Free-speech advocates have worried that Twitter’s decision to work with certain activist groups to crack down on “harassment” can give those groups an unhealthy degree of influence over the platform, as they file a high volume of dubious harassment charges to silence people they don’t like.  The results can be disturbingly similar to the “safe space” and crybully censorship sweeping college campuses, in which the definition of harassment is slowly expanded to include much more than vile slurs, clear-cut attempts at intimidation, and violent threats.  Complaining about bullies turns out to be a very effective means of bullying people.

Some Twitter censorship campaigns have been conducted by bypassing human administrators and deliberately abusing automated response systems.  A few years ago, there was a rash of incidents known as “spam-flagging,” in which organized mobs of Twitter users were blowing targeted individuals off the service by marking a large number of their messages as “spam,” or unsolicited advertising.  Twitter had introduced a “Block and Report Spam” feature to crack down on bot programs that were spewing ad messages into users’ timelines.  It didn’t take long for activist mobs – usually left-wing mobs targeting conservatives – to realize they could use this reporting feature to lock the accounts of their enemies.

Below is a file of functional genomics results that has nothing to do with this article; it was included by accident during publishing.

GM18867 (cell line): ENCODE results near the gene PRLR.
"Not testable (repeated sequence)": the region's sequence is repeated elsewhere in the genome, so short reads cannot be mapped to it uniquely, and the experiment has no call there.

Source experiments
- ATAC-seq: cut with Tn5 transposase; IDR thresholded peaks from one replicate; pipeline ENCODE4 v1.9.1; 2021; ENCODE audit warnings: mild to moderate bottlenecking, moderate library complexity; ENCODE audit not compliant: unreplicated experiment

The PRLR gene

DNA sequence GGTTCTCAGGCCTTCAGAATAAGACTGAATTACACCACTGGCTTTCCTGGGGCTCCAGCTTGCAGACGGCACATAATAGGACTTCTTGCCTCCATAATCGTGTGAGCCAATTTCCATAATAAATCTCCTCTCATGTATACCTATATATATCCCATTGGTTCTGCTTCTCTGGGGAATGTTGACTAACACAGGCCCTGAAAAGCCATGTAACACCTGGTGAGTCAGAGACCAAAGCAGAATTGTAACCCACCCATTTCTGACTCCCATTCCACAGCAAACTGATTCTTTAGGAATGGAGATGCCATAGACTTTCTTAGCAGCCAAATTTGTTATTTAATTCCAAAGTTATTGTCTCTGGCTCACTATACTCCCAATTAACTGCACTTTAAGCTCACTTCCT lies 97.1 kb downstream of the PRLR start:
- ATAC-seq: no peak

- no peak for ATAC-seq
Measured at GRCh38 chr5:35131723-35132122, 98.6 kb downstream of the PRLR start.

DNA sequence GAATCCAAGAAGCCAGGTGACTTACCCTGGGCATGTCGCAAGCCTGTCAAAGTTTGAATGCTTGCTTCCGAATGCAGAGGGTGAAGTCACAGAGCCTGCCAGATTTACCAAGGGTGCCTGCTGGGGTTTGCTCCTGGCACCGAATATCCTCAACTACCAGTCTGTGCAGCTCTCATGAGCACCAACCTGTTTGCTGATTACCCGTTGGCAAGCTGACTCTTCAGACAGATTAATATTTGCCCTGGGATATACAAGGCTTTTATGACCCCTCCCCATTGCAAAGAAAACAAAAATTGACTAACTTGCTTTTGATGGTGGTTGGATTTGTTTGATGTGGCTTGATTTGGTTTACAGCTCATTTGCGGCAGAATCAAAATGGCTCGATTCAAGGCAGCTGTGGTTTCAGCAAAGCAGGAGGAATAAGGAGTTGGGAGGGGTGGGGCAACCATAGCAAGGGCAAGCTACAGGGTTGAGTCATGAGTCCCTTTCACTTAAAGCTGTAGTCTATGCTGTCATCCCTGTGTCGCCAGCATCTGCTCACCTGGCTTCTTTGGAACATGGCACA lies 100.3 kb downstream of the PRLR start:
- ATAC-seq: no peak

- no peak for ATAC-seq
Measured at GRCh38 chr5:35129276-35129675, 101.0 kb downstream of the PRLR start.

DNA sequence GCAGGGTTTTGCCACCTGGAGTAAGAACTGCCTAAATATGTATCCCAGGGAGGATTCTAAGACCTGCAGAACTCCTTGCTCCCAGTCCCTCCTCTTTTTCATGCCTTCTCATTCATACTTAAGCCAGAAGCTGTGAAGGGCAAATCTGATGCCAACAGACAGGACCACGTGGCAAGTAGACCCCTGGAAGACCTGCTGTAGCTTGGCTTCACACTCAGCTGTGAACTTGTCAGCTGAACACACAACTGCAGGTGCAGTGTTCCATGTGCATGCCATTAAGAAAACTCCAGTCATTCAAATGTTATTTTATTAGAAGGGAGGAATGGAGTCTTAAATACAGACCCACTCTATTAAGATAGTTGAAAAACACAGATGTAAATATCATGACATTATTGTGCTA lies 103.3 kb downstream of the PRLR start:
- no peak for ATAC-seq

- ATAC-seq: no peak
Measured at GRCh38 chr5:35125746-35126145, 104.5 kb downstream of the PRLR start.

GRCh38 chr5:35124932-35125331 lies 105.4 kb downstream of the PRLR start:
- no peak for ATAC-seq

Twitter, along with many other popular social media platforms, has been criticized for being too willing to cooperate with government demands for censorship.

The French government’s desire to suppress certain material after the Paris terror attack, as mentioned above, is one example, but more authoritarian governments have even more aggressive censorship demands.  One controversial example was Twitter agreeing to Pakistan’s demands to suppress “blasphemous” content in summer 2014.

That’s a very heavy censorship hand for a company whose CEO declared, just five years ago, “We’re the free speech wing of the free speech party.”  It’s possible to have robust free speech while policing the most obviously abusive, obscene, or threatening language, but Twitter is looking more and more like a campus “safe space,” with the attendant abuses… and even less willingness on the part of administrators to justify their actions.